134 A.3d 1066 (Pa.Super. 2016), 2087 MDA 2014, Commonwealth v. Derhammer
|Docket Nº:||2087 MDA 2014|
|Citation:||134 A.3d 1066, 2016 PA Super 34|
|Opinion Judge:||BOWES, J.|
|Party Name:||COMMONWEALTH OF PENNSYLVANIA, Appellee v. JOSEPH DERHAMMER, Appellant|
|Attorney:||Janan M. Tallo, Wilkes Barre, for Appellant. James L. McMonagle, Assistant District Attorney, Wilkes-Barre, for Commonwealth, Appellee.|
|Judge Panel:||BEFORE: BOWES, PANELLA, AND PLATT,[*] JJ.|
|Case Date:||February 16, 2016|
|Court:||Superior Court of Pennsylvania|
Submitted October 19, 2015
Appeal from the Judgment of Sentence of the Court of Common Pleas, Luzerne County, Criminal Division, No(s): CP-40-CR-0001372-2010. Before LUPAS, J.
Janan M. Tallo, Wilkes Barre, for Appellant.
James L. McMonagle, Assistant District Attorney, Wilkes-Barre, for Commonwealth, Appellee.
BEFORE: BOWES, PANELLA, AND PLATT,[*] JJ.
Joseph Derhammer appeals from the judgment of sentence of four to eight years incarceration imposed by the court after it found him guilty of failing to comply with sex offender registration pursuant to former 18 Pa.C.S. § 4915. After careful review, we affirm.
Appellant pled guilty in June of 1995 to involuntary deviate sexual intercourse and was sentenced to five to ten years incarceration. See CP-40-MD-439-1995. As a result, Appellant was required to register for life as a sex offender. On April 13, 2009, a fire at the home of Nancy Kostelnick and her daughter resulted in their deaths. An investigation ensued that determined that the fire was the result of arson.1 As part of the investigation, police learned that Appellant had been in a romantic relationship with Nancy Kostelnick and had resided at the home. However, police discovered that Appellant was evicted after an argument with Nancy Kostelnick and no longer lived at the home as of April 1, 2009. Appellant had reported a new address to Pennsylvania State Police on April 6, 2009.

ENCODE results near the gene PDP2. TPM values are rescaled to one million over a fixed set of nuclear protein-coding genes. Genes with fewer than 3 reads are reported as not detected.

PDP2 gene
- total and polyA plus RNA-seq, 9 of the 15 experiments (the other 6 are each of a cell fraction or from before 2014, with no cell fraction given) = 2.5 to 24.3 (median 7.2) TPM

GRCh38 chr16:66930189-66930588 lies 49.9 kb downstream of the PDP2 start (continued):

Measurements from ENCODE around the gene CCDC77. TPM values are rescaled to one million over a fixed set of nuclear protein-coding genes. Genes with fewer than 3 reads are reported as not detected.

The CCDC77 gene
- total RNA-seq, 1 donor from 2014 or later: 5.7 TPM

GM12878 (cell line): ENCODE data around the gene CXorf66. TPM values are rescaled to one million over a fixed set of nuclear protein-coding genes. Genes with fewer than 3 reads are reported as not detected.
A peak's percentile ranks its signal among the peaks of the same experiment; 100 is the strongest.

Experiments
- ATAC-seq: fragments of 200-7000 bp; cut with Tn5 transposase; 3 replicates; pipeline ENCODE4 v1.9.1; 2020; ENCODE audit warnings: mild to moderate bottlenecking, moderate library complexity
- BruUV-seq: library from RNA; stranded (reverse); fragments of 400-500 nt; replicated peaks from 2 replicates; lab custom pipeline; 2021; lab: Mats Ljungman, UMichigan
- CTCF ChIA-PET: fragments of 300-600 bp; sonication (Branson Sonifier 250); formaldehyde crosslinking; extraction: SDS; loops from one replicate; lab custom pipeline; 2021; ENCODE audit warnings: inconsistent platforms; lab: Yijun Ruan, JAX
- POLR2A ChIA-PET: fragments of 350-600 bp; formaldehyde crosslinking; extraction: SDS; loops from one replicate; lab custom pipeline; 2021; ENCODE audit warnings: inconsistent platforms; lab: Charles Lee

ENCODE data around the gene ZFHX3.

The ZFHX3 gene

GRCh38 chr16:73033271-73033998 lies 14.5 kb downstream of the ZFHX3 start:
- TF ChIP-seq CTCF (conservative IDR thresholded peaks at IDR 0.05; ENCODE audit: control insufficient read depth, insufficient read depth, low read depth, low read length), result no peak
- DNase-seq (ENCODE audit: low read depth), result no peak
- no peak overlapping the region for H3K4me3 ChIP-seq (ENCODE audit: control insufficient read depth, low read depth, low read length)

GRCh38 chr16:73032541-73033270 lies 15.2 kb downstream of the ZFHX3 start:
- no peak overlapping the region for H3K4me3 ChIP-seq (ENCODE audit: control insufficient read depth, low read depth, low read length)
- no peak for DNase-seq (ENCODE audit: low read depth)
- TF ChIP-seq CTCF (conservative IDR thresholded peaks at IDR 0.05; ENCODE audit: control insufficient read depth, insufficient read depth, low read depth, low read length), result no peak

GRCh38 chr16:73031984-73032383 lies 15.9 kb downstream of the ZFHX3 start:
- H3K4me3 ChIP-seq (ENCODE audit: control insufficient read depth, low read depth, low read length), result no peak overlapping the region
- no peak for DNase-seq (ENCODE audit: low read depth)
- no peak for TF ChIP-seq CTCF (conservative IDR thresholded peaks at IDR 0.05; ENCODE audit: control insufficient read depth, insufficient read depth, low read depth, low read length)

The Commonwealth charged Appellant on January 10, 2010, with failing to register as a sex offender under 18 Pa.C.S. § 4915. At that time, Appellant was subject to registration pursuant to 42 Pa.C.S. § 9795.1(b)(2) and 42 Pa.C.S. § 9795.2, provisions that were part of Megan's Law III and, prior to that, part of Megan's Law II. The version of Megan's Law III then in effect required a person to inform Pennsylvania State Police of a change in address within forty-eight hours. See former 42 Pa.C.S. § 9795.2(a)(2)(i) (2012).2
On July 6, 2010, the Commonwealth filed its criminal information, which set forth that Appellant, " an individual subject to registration under 42 Pa.C.S. [§ § ] 9795.2 (b)(1), (2) or (3), knowingly failed to register with the Pennsylvania State Police as required under 42 Pa.C.S. [§ § ] 9795.2 (relating to registration procedures and applicability) in violation of Section 4915(a)(1) of the Pennsylvania Crimes Code (Section 4915 effective January 24, 2005), 18 Pa.C.S.A. Section 4915(a)(1)." Criminal Information, 7/6/10. Appellant proceeded to a bench trial on March 3, 2011. The court found Appellant guilty and sentenced him on April 20, 2011, to three years and four months to six years and eight months incarceration. Appellant failed to file a direct appeal, but timely sought post-conviction relief under the Post-Conviction Relief Act (" PCRA" ). The PCRA court reinstated Appellant's appellate rights.
This Court, with the agreement of the Commonwealth, on January 7, 2014, reversed Appellant's judgment of sentence and remanded for a new trial because he had not been given an adequate colloquy regarding the waiver of his jury trial rights. In the meantime, Megan's Law III and 18 Pa.C.S. § 4915 expired on December 20, 2012. Megan's Law III was replaced on that same date by the Sexual Offender Registration and Notification Act (" SORNA" ). The General Assembly also passed 18 Pa.C.S. § 4915.1 on December 20, 2011, which substantially re-enacted and replaced 18 Pa.C.S. § 4915 and became effective December 20, 2012. Act 2011-111 (S.B. 1183), P.L. 446.
Prior to Appellant's retrial, the Pennsylvania Supreme Court, on December 16, 2013, decided Commonwealth v. Neiman, 624 Pa. 53, 84 A.3d 603 (Pa. 2013). Therein, the Pennsylvania Supreme Court declared Act 152 of 2004 unconstitutional in its entirety as a violation of the Pennsylvania Constitution's single subject rule. That Act included Megan's Law III and its registration and notification requirements. Additionally, it re-codified the crime for which Appellant was charged under a new Crimes Code provision.